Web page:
Vanity Fair and Rihanna’s Domestic Abuse

(TW domestic abuse)

About a week ago, Vanity Fair published an article and interview with Rihanna. In this article, they discussed issued of domestic abuse and Rihanna’s involvement with Chris Brown after the infamous abuse case of 2009. It brought up poignant and significant thoughts from Rihanna, through the immediate to lasting impact, and her choice to get back together with Chris Brown.

After the horrific pictures emerged in 2009 of Rihanna’s badly disfigured face from the attack of her then boyfriend Chris Brown, Rihanna was turned into what she herself labelled a ‘poster girl’ for domestic abuse. She was a wildly successful musician and icon, whose relationship with Chris Brown was well documented due to his parallel fame. The surfacing images shocked the world, showing intimately the graphic and extreme injuries that Rihanna had sustained.

Public opinion was firmly on Rihanna’s side, in the perhaps inappropriately public incident. But it was when Rihanna decided to get back with Chris brown that the tide swiftly changed, coloured by disapproval of how Rihanna was showing other women that it was acceptable to return to an abuser. I myself have friends who said how they were disappointed in Rihanna, and many people chose to forget that behind her ‘bad-girl’ and ‘tough’ image is a vulnerable victim of abuse.

In her returning to Chris Brown suggests not that she is disregarding all victims of domestic abuse, but proved that she was still existing in the cycles of abuse. She was caught up in a domestic abuse case that was played out on the world stage, and never herself advocated as a ‘poster-girl’. This assumed image of Rihanna allowed the world to forget that she was still a victim, returning to her abuser due to various psychological and manipulative abusive destruction of her self-esteem.

In this Vanity Fair article, Rihanna says: ‘I was very protective of him. I felt that people didn’t understand him. Even after …’. She was extremely vulnerable and was there to excuse his actions, which is pathological actions of an abuse victim. It’s hugely reductive to view this situation as if he hits you – leave, when abusers use psychological tactics and manipulation on their victim, paired with not merely a one off violent attack. Rihanna wanted to be ‘the person who’s almost the guardian angel [..] when they’re not strong enough, when they’re not understanding the world.’ Rihanna places herself there to protect her abuser, to explain and excuse his actions – excuses that have been fed to her. Even in a retrospective light, she is clearly the victim of abuse, abuse which she couldn’t escape, yet was condemned by the public and forced to recoil into the familiarity which was her abuser.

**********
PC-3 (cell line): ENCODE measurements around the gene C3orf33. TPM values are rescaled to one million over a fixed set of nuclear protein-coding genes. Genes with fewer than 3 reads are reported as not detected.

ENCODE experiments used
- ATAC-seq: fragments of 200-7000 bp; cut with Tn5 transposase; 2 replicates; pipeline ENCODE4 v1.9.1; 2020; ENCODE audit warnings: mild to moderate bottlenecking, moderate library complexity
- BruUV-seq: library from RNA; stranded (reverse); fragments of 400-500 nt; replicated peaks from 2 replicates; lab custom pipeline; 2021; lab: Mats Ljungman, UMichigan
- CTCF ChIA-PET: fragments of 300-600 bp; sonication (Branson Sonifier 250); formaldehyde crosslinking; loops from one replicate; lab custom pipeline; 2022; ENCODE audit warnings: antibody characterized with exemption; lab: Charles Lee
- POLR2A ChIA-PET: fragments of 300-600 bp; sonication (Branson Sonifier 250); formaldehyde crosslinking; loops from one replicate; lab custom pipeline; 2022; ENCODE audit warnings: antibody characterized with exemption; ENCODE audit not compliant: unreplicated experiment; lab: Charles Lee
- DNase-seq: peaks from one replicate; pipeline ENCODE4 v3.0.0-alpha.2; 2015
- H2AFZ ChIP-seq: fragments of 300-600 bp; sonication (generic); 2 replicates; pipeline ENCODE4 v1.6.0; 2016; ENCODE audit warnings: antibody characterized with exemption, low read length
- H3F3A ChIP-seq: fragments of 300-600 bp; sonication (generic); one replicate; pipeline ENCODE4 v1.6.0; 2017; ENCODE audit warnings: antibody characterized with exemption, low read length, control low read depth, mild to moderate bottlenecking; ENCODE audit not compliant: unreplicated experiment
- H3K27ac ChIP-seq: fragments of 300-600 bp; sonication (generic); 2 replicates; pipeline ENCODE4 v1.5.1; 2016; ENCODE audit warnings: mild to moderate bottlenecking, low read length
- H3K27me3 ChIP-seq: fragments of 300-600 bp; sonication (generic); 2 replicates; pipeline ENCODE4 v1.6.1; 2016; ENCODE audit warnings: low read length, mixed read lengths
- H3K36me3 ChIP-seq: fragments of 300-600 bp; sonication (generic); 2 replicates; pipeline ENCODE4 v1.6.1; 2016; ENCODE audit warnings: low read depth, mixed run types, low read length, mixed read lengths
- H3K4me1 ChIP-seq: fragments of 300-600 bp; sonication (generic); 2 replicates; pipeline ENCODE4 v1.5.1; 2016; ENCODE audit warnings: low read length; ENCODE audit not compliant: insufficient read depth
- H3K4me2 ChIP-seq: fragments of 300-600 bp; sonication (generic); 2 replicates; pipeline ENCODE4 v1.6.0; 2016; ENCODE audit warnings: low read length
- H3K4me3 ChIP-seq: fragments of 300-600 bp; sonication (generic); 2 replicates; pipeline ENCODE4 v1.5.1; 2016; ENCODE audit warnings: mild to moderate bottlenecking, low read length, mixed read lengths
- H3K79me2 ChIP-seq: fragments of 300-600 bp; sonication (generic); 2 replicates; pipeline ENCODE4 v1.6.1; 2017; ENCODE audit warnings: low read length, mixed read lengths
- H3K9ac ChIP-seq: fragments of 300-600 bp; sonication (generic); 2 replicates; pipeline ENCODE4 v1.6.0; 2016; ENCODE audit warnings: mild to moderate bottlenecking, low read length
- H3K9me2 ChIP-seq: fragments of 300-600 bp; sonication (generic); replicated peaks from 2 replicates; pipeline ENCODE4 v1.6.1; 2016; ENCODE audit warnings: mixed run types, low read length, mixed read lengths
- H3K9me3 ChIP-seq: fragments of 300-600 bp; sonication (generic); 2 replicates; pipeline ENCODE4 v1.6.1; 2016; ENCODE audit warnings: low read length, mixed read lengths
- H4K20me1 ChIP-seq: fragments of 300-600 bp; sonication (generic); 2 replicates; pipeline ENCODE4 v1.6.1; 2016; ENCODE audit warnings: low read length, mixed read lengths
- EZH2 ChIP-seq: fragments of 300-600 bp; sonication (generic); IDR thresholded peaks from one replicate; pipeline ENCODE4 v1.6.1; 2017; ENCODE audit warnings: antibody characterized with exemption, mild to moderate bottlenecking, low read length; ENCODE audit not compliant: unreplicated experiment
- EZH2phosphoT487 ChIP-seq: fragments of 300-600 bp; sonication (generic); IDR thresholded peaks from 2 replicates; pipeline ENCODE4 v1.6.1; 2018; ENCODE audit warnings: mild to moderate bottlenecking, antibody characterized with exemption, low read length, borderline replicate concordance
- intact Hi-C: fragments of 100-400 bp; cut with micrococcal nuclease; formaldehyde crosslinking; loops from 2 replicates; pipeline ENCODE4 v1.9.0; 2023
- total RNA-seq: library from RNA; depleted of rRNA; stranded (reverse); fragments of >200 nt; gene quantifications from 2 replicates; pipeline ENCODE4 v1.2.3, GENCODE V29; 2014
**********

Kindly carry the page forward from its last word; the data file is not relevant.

The interview highlights her move away from the cycle of abuse, and her realisation that she was worth more than the definitions of her abuser, saying ‘they know you don’t deserve what they’re going to give. And if you put up with it, maybe you are agreeing that you [deserve] this.’ She relised her worth and strength above his actions, and broke away. It’s a comfort that Rihanna was able to escape and move away, but what worries me is the rhetoric of the public – condemning a woman who was still actively a victim.

The rhetoric continues, with comments on various articles of this interview still reading like a disillusioned friend, disappointed with the decision to return to an abusive boyfriend. Rihanna dealt with a hugely difficult situation, and was isolated by the majority of the public in her decision to return to Chris Brown, in the time she needed the most support.

Luckily, Rihanna wasn’t defined by this act and has gone on to bigger and better successes, but the infamy will never fully leave her. She still remains a victim of domestic abuse, and the stigma and understanding needs to be broadened. She branded herself as being ‘punished’ for what had happened, an extension of misogynistic leaning to punish the woman. She was blamed for getting back with Chris Brown, he was never accused of continuing the abuse – but she was branded idiotic.

If Rihanna is the un-elected poster girl of domestic abuse, in 2015 she emerges stronger and recovered, and the completed image of a ‘poster girl’ that people sought for in 2009, but the process takes more than a restraining order. The cycles of abuse she followed shows the simple but destructive patterns of domestic abuse which need to be realised, rather than simply giving up on the victim in their tendency to return to their abuser. Rihanna showcases the issues surrounding the stigma of domestic abuse, she was a victim and needed recognition – not condemnation.

Domestic abuse needs to be understood, with 1 in 4 women experiencing some form of abuse in their lifetime. Support and understanding of the insidious nature of abuse needs to grow, to remove the culture of blame and isolation for the victim, such as with Rihanna. Understanding the nature of abuse and its victims is essential to help end domestic abuse.


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